Workforce Drug Test Cheating Surged in 2023

By Alana Smart / June 2, 2024 / Uncategorized ,

Workforce Drug Test Cheating Surged in 2023

In 2023, a surge in drug test cheating has reached its highest level in over three decades. According to Quest Diagnostics’ annual Drug Testing Index, the number of substituted and invalid specimens dramatically increased, raising serious concerns about drug test tampering and workplace safety.

The Unprecedented Surge in Tampering

Quest Diagnostics analyzed nearly 9.8 million drug test samples from both the general workforce and safety-sensitive positions, revealing a dramatic increase in tampered specimens:

Substituted urine specimens in the general workforce skyrocketed by 633%, from 0.015% in 2022 to 0.11% in 2023.

Invalid urine specimens increased by 45.2%, from 0.31% in 2022 to 0.45% in 2023.

In safety-sensitive roles, which include positions such as pilots, truck drivers, and train conductors, similar alarming trends were observed:

Substituted specimens rose by 370.6%, and invalid tests increased by 36.7%.

These tampered specimens suggest attempts to conceal drug use, a troubling reality that coincides with historically high drug positivity rates. The overall drug positivity rate in the general workforce held steady at 5.7% in 2022 and 2023, while post-accident drug positivity surged by 114.3% from 2015 to 2023.

The Marijuana Factor

Marijuana is primarily driving the rise in drug test tampering. In the general workforce, marijuana positivity increased by 4.7%, from 4.3% in 2022 to 4.5% in 2023. Over the past five years, marijuana positivity has increased by 45.2%, reaching new peaks.

In contrast, there was a slight decrease in marijuana positivity in the federally mandated safety-sensitive workforce, demonstrating the effectiveness of stringent drug testing protocols in these sectors. However, the overall trend of increasing marijuana use presents significant challenges for employers who aim to maintain safe and productive workplaces.

The percentage of positive marijuana tests was highest in states where recreational use is legal, reaching 5.8% in 2023. States without legal marijuana saw a lower rate of 3.3%.

Industry-Specific Trends

Drug positivity rates varied across different industries, with notable increases in sectors typically associated with office work:

Real Estate and Lending: Drug positivity increased by 17.0%.

Professional, Scientific, and Technical Services: Increased by 9.3%.

Educational Services: Increased by 7.9%.

Public Administration: Increased by 5.0%.

Marijuana positivity rose in 13 out of 15 industries, with significant increases in Finance and Insurance (35.7%), Public Administration (23.5%), and Real Estate Rental and Leasing (22.2%).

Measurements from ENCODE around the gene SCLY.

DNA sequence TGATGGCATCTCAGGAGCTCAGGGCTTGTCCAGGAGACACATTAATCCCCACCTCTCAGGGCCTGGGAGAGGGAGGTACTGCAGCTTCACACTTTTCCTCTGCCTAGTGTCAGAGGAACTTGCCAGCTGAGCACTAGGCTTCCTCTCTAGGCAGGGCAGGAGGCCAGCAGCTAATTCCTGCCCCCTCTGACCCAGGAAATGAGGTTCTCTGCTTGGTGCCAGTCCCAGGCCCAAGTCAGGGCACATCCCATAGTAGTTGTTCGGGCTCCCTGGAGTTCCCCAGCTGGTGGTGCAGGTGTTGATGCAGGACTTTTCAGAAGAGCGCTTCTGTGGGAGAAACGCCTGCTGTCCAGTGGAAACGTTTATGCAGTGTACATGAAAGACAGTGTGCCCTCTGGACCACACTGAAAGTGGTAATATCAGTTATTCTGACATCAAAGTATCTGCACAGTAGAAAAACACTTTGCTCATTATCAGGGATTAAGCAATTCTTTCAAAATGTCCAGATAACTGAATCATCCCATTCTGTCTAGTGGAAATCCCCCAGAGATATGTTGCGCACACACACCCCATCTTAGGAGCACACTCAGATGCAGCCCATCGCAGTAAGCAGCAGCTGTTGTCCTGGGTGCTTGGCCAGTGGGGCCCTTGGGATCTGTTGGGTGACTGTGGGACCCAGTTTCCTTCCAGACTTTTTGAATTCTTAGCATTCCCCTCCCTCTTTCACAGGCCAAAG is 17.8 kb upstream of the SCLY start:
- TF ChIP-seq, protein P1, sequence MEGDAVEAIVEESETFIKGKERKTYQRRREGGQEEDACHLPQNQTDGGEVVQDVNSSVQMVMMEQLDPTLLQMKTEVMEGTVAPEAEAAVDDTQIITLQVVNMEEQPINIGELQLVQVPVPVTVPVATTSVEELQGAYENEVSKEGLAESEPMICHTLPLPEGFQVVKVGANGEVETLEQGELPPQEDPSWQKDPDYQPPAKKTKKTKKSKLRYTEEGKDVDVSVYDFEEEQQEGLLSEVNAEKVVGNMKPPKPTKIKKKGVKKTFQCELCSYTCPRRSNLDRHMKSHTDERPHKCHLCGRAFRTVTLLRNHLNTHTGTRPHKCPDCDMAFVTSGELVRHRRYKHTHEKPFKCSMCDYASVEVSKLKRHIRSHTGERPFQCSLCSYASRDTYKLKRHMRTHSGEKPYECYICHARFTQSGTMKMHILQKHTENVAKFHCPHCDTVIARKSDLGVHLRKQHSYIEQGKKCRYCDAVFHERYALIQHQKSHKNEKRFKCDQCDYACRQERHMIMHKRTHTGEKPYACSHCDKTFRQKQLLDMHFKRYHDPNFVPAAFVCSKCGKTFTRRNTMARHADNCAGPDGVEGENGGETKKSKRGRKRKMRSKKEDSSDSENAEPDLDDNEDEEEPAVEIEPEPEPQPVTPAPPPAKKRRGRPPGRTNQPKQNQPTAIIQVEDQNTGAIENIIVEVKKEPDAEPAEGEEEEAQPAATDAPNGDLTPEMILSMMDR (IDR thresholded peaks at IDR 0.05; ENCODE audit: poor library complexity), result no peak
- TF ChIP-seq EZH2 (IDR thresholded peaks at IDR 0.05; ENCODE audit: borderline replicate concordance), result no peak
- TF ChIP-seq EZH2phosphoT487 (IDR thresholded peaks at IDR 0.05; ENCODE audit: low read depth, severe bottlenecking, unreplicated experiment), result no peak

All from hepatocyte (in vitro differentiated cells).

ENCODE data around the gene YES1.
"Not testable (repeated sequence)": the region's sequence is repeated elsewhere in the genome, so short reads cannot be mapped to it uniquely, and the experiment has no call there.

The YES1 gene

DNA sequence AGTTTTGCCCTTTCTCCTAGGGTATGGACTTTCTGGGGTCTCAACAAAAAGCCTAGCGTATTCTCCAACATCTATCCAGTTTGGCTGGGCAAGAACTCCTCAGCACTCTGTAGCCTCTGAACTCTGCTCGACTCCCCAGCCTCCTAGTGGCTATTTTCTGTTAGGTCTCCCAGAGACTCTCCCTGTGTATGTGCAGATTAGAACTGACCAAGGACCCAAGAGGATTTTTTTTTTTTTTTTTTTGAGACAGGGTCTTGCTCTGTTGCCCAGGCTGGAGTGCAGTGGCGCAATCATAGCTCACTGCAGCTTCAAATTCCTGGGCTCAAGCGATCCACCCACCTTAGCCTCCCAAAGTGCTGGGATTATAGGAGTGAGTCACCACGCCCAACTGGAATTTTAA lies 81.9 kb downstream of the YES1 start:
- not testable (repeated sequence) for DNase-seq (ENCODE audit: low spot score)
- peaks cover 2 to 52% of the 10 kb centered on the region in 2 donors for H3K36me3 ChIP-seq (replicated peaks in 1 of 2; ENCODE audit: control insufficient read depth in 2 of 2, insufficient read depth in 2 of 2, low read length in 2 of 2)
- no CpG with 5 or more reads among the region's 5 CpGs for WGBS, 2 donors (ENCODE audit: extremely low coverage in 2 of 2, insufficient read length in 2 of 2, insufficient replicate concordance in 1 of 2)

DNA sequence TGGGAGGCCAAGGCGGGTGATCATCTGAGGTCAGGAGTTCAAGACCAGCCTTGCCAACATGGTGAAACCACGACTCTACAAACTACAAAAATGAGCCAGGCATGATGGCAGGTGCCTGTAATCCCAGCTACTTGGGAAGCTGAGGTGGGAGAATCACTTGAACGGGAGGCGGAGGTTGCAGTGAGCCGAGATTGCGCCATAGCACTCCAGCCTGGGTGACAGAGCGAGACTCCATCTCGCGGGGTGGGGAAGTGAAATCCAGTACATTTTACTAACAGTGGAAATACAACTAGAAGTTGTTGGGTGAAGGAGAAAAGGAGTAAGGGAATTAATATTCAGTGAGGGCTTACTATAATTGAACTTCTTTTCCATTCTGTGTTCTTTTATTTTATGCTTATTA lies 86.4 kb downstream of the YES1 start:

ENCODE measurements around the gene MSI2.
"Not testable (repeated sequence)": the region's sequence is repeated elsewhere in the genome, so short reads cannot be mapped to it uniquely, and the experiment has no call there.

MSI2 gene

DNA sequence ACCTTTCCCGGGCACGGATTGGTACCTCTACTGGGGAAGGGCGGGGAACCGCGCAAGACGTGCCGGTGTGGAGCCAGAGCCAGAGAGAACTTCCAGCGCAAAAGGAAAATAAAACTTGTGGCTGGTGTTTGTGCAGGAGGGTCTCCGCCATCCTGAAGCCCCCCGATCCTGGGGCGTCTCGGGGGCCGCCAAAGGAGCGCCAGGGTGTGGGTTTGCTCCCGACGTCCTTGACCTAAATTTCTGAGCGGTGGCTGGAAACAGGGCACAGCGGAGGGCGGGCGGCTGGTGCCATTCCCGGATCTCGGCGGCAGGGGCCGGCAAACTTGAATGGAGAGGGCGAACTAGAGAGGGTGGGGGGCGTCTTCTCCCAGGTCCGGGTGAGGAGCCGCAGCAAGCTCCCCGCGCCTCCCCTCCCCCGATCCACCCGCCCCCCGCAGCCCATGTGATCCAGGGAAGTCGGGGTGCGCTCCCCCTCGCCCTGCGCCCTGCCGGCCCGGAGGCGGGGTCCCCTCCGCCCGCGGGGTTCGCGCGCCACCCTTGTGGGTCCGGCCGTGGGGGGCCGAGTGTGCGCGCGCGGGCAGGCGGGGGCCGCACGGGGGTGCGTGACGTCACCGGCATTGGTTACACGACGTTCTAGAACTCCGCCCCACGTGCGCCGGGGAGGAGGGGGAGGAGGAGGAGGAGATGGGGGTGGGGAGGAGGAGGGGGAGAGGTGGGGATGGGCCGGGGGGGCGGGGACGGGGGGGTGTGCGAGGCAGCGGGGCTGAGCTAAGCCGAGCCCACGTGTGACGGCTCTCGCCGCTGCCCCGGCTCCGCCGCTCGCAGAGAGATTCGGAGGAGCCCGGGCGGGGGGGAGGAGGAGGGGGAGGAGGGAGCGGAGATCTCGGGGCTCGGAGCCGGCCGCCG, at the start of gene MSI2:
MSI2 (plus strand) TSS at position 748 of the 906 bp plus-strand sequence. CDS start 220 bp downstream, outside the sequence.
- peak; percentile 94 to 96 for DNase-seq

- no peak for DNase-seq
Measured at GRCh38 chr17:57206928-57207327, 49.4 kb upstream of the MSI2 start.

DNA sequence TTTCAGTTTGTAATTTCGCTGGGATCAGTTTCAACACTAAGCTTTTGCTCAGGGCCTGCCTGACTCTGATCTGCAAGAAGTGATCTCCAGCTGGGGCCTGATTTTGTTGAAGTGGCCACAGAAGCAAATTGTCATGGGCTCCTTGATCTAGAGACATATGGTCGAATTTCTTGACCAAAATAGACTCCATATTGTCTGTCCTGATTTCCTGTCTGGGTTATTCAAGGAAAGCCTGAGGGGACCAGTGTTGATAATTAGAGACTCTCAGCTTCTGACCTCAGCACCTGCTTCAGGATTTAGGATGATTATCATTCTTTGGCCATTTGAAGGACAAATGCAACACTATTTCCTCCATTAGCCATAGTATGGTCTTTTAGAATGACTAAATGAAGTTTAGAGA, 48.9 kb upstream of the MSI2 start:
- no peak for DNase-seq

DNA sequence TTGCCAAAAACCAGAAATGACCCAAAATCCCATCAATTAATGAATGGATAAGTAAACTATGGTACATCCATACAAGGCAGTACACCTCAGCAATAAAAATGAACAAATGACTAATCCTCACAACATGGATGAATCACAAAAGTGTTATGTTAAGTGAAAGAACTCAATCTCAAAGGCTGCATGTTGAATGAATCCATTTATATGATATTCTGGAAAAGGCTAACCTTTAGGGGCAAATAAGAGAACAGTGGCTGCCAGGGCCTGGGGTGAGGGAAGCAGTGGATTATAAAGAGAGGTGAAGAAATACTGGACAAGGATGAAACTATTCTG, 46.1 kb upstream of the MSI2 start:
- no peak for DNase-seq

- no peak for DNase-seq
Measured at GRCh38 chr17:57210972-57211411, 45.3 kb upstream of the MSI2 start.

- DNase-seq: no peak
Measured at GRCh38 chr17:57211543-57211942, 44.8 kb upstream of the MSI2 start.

“It isn’t clear why we’re seeing an increase in overall and marijuana drug positivity in office workers, but it isn’t a stretch that a combination of unprecedented stress and isolation during the pandemic with work-from-home policies during and post-pandemic may be contributing to greater drug use in employees in traditionally white-collar fields,” said Sam Sphar, Vice President and General Manager, Workforce Health Solutions, Quest Diagnostics. “The results underscore the growing need for mental health support and drug education programs to ensure employees are safe and productive, whether working at home or in the office.”

Implications for Workplace Safety

The surge in tampered drug tests poses significant risks to workplace safety. Employees attempting to cheat drug tests undermine the efficacy of workplace drug testing programs, leading to increased workplace accidents and reduced productivity. This issue is particularly critical in safety-sensitive industries, where the consequences of impaired performance can be severe.

Suhash Harwani, Ph.D., Senior Director of Science for Workforce Health Solutions at Quest Diagnostics, emphasized the gravity of the situation: “The increased rate of both substituted and invalid specimens indicates that some American workers are going to great lengths to attempt to subvert the drug testing process. Given the growing acceptance and use of some drugs, particularly marijuana, it may be unsurprising that some people feel it necessary to try and cheat a drug test.”

Addressing the Challenge

Katie Mueller, a senior program manager at the National Safety Council focusing on cannabis safety, highlighted the critical need for robust drug testing policies: “Organizations must have sound policy and procedures to ensure employee drug testing programs have efficacy. Cheating on drug tests not only undermines workplace safety but also jeopardizes the safety of society as a whole.”

Employers must prioritize developing and implementing comprehensive drug testing programs and workplace safety measures. This measure can include:

  • Enhanced drug testing protocols to detect tampering and ensure the reliability of test results.
  • Employee education programs to raise awareness about the risks of drug use and the importance of maintaining a drug-free workplace.
  • Employee health and wellness support, including mental health resources and substance abuse counseling.

Employers also need to be conscious of the changing laws regarding marijuana use and drug testing. The Biden administration is considering reclassification, but there are still challenges for employers operating in multiple states where marijuana is classified as a Schedule I drug. Stay up to date with our Marijuana Testing: An Employers Guide.



Ready to take proactive steps for a safer and more compliant workplace? NMS Health is your ally in creating a customized, all-encompassing drug testing policy that aligns with your industry and local mandates. Get started today and discover how we can simplify your approach!


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